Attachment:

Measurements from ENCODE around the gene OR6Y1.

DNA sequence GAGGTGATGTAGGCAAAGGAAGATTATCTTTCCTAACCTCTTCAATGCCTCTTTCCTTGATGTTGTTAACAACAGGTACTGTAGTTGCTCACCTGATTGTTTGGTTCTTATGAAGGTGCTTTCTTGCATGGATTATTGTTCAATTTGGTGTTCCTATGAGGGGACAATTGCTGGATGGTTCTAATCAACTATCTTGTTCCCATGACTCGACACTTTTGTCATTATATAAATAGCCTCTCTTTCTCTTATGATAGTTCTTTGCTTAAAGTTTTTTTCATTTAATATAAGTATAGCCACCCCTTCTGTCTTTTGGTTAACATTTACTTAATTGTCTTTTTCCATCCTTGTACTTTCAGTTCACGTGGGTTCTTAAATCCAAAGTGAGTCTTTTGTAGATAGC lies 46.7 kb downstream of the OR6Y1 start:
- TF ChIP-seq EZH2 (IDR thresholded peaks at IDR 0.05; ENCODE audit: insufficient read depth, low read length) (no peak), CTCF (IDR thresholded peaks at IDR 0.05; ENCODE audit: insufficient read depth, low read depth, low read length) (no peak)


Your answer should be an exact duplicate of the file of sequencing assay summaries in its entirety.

Measurements from ENCODE around the gene OR6Y1.

DNA sequence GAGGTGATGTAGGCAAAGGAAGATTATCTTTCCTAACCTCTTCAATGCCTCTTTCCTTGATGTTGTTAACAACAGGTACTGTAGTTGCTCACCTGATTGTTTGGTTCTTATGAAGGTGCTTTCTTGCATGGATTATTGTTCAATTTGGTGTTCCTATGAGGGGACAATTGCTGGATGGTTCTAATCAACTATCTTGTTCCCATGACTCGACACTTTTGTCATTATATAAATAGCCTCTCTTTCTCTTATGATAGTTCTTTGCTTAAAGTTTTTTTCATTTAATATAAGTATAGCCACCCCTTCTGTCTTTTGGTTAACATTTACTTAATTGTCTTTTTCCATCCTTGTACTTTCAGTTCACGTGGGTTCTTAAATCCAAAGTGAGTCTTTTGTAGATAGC lies 46.7 kb downstream of the OR6Y1 start:
- TF ChIP-seq EZH2 (IDR thresholded peaks at IDR 0.05; ENCODE audit: insufficient read depth, low read length) (no peak), CTCF (IDR thresholded peaks at IDR 0.05; ENCODE audit: insufficient read depth, low read depth, low read length) (no peak)